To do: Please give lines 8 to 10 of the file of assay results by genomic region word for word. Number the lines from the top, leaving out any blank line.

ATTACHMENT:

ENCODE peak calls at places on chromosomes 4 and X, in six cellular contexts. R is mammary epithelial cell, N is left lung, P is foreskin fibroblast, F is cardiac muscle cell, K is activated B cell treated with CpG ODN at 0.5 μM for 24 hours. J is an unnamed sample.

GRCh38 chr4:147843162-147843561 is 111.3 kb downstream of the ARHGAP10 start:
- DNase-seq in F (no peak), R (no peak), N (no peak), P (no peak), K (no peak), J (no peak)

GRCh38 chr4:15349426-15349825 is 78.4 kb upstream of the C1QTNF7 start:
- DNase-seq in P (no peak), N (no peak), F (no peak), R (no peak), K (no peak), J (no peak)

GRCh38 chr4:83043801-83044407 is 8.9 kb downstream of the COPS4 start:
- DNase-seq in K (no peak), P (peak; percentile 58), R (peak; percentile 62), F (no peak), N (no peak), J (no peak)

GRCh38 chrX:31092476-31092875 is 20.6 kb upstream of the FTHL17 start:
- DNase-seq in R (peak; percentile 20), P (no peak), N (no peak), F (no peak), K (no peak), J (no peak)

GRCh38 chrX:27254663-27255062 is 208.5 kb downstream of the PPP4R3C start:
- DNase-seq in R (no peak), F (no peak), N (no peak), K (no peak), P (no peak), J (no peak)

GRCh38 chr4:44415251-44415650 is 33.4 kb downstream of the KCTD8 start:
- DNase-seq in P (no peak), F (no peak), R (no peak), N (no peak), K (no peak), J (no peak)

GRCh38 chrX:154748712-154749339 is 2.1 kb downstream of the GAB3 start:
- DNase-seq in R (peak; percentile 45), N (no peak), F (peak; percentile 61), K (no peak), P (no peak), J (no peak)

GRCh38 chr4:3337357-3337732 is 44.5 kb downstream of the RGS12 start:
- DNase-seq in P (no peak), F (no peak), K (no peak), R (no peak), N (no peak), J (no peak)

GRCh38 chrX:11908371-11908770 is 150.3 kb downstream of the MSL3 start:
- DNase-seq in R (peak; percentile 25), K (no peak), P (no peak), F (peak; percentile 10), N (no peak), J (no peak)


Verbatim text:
GRCh38 chrX:31092476-31092875 is 20.6 kb upstream of the FTHL17 start:
- DNase-seq in R (peak; percentile 20), P (no peak), N (no peak), F (no peak), K (no peak), J (no peak)

GRCh38 chrX:27254663-27255062 is 208.5 kb downstream of the PPP4R3C start: